Researching Online Social Roles by Structural Signature Visualization Method
June 20th, 2007

Howard T. Welser from Cornell University, Eric Gleave from University of Washington and Microsoft Research, and Danyel Fisher and Marc Smith from Microsoft Research are bringing to or attention a study of major importance on social roles in online discussion groups. Based on a structural signature approach, with a thorough theoretical background, a complex methodology, and a rich bibliography, the study has the goal of researching and establishing strategies and techniques of deducing such social roles from structural and behavioral signatures.

Given the multitude of possible social roles to be found within an online discussion group, the researchers limited their area of study and focused on only one role, that of the ‘answer person’ in contrast with other kinds of roles, like the discussion person. The contributing behavior of a person who offers valuable information and advice in threaded online conversations can be explained by a desire to obtain social goods like status. The authors consider the patterns of contribution as structural and behavioral signatures, thus indicators of social roles and they develop visualization strategies for observing, recording and analyzing these signatures. Also, the authors consider that they can leverage this structural and behavioral data in order to identify other types of social roles in online discussion spaces and to construct a taxonomy of such roles.

Figure 1: Authorline for an answer person

Figure 2: Authorline for a discussion person


This line of research has many more good implications, as it can serve to the elaboration of predictive models for online social role behavior adopted by participants and for variations in online discussion environments. Visualization is a method still to be refined. Authors of the study gathered data from three newsgroups, but they already started to record data from 45 other newsgroups, so they can enlarge and better test their initial conclusions. The method is not limited to newsgroups, but extensible to mailing lists, other discussion forums, blogs, and to wikis. Also, they believe that the best results in studying online social roles are to be found by both intersecting and integrating multiple methods. Multiple methods can provide different sets of metrics that can be submitted to systematic comparison.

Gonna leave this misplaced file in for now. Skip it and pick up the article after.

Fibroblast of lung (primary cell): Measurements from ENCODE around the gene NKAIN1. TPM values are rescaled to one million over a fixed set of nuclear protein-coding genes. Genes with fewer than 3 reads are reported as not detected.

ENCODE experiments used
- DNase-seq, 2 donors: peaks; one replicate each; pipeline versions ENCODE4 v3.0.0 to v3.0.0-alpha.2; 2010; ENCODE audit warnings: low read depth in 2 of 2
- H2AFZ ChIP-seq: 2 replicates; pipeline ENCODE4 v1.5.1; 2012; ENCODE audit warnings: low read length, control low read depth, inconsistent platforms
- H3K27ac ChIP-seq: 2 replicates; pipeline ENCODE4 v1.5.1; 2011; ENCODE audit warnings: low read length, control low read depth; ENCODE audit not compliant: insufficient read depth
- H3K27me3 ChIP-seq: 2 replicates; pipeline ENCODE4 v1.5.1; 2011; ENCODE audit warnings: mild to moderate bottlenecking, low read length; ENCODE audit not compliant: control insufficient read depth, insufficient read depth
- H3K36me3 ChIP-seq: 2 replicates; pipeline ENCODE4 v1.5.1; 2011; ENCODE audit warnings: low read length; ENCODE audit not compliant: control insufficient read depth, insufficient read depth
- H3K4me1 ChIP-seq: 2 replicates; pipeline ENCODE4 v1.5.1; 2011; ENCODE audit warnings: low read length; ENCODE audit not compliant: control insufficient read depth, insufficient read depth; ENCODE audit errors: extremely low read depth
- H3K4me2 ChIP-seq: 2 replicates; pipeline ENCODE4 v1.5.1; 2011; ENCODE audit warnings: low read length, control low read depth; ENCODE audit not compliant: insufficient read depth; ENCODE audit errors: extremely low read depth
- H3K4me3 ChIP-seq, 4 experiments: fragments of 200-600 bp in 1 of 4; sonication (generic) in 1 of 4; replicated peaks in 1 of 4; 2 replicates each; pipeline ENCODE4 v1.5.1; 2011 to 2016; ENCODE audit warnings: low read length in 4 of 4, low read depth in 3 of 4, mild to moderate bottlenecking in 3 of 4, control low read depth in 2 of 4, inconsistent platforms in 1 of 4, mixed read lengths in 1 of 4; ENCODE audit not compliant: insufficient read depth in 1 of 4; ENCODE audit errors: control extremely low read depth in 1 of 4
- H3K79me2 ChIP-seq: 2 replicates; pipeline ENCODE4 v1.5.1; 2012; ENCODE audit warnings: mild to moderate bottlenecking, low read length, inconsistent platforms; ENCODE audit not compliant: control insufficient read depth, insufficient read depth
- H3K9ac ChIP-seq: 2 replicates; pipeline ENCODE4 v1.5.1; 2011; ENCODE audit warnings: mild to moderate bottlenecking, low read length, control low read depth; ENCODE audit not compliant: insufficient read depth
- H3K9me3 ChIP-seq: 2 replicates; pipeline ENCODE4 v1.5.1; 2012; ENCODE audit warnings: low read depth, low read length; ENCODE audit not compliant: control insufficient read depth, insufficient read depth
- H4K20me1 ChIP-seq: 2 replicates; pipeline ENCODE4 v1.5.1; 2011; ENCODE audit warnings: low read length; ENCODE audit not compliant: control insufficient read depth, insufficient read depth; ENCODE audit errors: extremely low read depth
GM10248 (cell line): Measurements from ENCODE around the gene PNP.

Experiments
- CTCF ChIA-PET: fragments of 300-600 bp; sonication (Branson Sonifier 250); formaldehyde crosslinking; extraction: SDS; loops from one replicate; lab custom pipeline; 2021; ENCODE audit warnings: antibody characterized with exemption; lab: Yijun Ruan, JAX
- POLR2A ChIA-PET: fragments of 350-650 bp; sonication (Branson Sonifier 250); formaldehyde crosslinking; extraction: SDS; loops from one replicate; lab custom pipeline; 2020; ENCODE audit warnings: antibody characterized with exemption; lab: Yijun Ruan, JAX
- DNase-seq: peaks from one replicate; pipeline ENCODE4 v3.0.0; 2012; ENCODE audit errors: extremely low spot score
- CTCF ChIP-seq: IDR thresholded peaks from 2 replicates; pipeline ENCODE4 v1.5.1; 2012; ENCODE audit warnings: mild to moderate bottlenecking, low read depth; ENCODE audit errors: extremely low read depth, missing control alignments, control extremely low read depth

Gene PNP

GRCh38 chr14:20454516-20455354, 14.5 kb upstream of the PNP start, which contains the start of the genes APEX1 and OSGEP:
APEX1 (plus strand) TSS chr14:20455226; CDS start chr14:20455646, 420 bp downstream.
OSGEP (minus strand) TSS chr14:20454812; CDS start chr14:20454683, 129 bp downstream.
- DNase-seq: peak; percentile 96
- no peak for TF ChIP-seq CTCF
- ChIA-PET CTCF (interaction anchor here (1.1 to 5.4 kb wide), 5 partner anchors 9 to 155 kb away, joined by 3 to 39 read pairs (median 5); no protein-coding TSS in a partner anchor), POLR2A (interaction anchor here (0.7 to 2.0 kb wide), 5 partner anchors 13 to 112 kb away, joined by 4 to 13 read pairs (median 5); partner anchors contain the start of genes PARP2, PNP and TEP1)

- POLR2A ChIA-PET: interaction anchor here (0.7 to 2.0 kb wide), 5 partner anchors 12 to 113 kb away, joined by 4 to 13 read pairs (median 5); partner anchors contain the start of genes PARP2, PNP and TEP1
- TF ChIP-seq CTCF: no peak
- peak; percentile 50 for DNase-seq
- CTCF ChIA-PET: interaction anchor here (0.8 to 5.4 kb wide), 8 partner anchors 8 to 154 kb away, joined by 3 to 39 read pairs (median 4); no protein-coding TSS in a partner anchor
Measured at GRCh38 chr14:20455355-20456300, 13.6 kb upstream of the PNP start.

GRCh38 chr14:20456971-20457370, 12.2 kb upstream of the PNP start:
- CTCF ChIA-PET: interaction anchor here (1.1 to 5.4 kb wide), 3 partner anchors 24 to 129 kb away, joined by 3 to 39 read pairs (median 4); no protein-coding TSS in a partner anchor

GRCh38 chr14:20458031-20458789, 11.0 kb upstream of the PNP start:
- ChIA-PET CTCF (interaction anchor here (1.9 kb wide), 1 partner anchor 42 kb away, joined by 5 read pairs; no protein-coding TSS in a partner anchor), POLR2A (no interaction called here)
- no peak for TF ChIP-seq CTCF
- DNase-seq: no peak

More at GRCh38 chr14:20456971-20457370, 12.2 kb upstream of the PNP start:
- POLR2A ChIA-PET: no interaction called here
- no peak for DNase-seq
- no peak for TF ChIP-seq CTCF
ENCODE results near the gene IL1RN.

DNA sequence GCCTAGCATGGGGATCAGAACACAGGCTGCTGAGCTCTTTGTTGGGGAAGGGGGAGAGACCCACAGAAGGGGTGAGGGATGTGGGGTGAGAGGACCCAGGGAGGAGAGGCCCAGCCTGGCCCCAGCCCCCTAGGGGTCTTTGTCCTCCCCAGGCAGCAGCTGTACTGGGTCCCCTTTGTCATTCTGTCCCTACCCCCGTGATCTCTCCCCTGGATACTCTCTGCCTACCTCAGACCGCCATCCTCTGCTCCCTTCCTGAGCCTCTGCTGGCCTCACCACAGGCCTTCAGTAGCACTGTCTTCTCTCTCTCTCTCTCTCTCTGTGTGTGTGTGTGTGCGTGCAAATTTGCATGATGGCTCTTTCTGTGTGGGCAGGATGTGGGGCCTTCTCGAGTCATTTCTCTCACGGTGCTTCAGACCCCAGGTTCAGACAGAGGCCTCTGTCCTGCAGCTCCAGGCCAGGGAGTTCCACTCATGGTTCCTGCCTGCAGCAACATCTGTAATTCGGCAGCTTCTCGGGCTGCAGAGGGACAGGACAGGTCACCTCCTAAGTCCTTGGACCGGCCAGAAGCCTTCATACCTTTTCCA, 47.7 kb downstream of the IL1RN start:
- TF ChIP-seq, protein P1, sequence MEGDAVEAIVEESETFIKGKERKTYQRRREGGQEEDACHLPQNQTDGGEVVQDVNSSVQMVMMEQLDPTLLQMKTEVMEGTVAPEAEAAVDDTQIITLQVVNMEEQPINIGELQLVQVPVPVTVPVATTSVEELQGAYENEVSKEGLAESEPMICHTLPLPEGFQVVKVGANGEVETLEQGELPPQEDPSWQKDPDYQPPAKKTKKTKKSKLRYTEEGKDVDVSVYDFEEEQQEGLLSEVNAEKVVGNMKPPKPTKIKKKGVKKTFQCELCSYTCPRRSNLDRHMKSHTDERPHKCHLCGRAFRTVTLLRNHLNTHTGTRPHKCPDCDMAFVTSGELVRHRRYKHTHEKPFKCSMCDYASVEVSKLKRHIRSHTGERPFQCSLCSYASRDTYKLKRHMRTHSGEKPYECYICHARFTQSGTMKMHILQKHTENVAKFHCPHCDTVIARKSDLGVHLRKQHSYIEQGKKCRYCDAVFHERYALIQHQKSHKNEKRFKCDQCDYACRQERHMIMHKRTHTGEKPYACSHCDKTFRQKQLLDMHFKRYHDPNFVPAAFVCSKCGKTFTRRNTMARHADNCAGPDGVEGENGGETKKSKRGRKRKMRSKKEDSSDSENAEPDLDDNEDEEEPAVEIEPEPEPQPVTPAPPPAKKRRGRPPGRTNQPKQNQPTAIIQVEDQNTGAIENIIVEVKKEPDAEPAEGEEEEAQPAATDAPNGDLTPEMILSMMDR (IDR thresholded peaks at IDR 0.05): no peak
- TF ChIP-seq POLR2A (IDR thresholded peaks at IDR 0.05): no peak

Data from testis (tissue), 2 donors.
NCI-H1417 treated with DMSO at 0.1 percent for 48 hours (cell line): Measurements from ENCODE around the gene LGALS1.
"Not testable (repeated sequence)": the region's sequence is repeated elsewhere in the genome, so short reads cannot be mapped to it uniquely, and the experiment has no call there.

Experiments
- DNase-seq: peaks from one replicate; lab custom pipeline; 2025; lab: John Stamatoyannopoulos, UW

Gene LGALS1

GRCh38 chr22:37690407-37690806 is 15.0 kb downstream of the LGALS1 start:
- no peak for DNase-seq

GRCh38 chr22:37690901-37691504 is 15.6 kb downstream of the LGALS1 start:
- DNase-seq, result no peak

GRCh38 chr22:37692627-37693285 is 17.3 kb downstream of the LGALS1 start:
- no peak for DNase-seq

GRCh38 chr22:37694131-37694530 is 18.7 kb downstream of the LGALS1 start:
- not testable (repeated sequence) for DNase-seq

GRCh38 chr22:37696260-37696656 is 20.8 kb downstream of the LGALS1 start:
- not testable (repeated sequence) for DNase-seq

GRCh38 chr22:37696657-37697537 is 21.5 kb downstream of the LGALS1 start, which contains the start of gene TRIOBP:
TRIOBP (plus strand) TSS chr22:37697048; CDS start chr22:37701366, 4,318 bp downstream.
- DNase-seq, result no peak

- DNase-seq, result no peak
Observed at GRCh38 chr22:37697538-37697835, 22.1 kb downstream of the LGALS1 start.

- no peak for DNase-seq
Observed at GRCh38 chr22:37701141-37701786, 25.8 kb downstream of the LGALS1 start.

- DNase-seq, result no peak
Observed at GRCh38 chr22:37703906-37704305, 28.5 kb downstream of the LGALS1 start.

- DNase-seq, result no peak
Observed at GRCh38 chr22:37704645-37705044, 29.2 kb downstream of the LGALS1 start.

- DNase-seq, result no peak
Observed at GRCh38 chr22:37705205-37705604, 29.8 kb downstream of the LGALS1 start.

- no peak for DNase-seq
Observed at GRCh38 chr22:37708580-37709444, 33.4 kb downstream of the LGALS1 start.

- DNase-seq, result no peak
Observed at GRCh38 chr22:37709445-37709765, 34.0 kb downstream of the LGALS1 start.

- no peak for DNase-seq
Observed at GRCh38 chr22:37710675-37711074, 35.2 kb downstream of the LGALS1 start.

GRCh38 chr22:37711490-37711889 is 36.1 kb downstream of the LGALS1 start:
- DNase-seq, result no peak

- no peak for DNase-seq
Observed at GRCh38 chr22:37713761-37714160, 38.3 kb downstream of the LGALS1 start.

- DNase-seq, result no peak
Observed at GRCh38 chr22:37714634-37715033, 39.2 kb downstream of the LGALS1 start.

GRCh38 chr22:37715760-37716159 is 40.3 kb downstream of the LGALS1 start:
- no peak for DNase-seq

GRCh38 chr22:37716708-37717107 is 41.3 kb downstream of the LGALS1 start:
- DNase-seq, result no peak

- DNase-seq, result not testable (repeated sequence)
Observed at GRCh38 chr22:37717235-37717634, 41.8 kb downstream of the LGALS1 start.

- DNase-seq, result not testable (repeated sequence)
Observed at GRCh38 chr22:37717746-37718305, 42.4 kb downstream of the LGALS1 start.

Finally, this kind of sociological research into the depths and hidden structures of the social interaction mediated by computer systems can provide new grounds for social network software, ways of predicting the evolution of an online discussion group and also methods of improving the dynamics between its members by working on the social roles performance in the online arena.

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